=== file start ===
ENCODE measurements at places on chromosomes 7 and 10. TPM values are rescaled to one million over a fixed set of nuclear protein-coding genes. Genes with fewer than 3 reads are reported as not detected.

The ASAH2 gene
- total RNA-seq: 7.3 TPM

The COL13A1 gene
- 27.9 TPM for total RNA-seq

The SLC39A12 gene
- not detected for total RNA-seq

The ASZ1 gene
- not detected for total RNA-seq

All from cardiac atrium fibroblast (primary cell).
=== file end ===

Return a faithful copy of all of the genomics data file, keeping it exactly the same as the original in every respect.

ENCODE measurements at places on chromosomes 7 and 10. TPM values are rescaled to one million over a fixed set of nuclear protein-coding genes. Genes with fewer than 3 reads are reported as not detected.

The ASAH2 gene
- total RNA-seq: 7.3 TPM

The COL13A1 gene
- 27.9 TPM for total RNA-seq

The SLC39A12 gene
- not detected for total RNA-seq

The ASZ1 gene
- not detected for total RNA-seq

All from cardiac atrium fibroblast (primary cell).